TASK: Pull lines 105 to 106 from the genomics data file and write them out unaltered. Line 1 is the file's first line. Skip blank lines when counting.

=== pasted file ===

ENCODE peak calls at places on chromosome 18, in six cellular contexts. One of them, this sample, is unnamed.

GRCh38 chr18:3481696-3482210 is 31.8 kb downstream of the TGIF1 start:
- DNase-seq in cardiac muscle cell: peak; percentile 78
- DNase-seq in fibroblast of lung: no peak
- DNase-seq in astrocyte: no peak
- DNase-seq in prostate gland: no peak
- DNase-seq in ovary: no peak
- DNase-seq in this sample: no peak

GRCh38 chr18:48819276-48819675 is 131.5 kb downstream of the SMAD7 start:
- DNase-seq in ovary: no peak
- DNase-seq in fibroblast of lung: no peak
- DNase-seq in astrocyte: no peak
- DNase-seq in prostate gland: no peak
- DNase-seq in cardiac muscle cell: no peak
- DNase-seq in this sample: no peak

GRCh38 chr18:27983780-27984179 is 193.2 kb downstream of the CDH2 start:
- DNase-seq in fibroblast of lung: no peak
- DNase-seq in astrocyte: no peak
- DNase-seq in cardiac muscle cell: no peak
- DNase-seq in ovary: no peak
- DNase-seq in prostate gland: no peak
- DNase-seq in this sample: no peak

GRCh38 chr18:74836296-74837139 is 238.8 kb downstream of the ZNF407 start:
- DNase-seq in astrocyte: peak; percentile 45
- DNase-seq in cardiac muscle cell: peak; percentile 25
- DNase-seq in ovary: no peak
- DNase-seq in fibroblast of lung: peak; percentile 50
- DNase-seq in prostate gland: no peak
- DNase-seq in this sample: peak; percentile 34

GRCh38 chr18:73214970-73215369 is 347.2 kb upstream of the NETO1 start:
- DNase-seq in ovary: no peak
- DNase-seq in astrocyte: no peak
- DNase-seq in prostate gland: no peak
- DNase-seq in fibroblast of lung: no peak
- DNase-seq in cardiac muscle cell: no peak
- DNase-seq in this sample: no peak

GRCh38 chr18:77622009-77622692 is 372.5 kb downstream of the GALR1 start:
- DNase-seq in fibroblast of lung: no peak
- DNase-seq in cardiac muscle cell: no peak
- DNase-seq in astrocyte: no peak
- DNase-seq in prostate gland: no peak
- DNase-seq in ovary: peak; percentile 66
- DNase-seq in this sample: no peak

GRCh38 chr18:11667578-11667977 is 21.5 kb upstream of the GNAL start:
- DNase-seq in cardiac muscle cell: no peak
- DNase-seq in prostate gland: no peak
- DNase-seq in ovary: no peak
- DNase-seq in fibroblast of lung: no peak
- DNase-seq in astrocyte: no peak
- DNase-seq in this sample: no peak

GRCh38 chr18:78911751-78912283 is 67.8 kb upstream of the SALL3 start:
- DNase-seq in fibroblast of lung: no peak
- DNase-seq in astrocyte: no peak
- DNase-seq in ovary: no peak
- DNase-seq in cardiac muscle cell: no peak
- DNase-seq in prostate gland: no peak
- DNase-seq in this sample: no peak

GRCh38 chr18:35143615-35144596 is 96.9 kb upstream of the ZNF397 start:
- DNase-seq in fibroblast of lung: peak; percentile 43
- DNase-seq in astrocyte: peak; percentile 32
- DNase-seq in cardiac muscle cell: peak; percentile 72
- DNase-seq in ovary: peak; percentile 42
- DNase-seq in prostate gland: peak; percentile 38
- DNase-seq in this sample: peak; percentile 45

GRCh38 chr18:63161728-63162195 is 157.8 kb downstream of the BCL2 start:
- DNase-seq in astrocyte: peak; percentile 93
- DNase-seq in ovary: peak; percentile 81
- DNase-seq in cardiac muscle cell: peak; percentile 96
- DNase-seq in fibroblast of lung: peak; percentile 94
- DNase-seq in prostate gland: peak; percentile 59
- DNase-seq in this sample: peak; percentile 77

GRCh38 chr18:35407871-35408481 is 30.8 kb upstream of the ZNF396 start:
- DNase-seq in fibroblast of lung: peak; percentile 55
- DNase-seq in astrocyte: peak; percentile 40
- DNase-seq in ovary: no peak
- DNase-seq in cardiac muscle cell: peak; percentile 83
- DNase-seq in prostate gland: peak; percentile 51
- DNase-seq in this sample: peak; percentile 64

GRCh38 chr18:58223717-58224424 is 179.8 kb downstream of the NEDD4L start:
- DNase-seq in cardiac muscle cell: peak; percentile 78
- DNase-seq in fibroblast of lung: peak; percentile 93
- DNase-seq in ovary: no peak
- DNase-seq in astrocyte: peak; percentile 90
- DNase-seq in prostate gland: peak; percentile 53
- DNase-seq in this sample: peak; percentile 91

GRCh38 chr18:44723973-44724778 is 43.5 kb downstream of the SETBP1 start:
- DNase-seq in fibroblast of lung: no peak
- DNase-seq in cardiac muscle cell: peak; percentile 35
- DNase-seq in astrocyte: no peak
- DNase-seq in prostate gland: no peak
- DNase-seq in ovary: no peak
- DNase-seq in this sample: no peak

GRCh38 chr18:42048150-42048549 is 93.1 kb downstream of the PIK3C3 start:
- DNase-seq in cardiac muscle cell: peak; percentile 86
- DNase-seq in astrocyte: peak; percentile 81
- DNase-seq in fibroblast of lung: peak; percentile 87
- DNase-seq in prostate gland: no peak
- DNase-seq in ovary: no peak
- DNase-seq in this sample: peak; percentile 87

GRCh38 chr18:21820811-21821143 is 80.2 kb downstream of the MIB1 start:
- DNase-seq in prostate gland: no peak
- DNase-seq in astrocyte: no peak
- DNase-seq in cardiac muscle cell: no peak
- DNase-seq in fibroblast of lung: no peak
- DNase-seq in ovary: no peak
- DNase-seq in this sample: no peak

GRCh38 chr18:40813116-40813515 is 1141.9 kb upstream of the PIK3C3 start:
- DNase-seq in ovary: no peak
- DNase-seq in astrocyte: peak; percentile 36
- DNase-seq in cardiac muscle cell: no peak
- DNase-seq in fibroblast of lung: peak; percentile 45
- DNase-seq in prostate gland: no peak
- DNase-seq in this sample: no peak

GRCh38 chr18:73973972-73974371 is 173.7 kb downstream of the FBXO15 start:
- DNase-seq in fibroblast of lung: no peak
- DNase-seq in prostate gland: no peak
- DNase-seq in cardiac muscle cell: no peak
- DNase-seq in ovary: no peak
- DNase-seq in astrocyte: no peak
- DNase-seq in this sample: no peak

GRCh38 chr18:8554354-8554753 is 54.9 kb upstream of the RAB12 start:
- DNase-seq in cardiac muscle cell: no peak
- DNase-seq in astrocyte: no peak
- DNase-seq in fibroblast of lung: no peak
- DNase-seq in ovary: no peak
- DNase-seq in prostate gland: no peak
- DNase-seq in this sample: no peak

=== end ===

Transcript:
- DNase-seq in ovary: no peak
- DNase-seq in this sample: no peak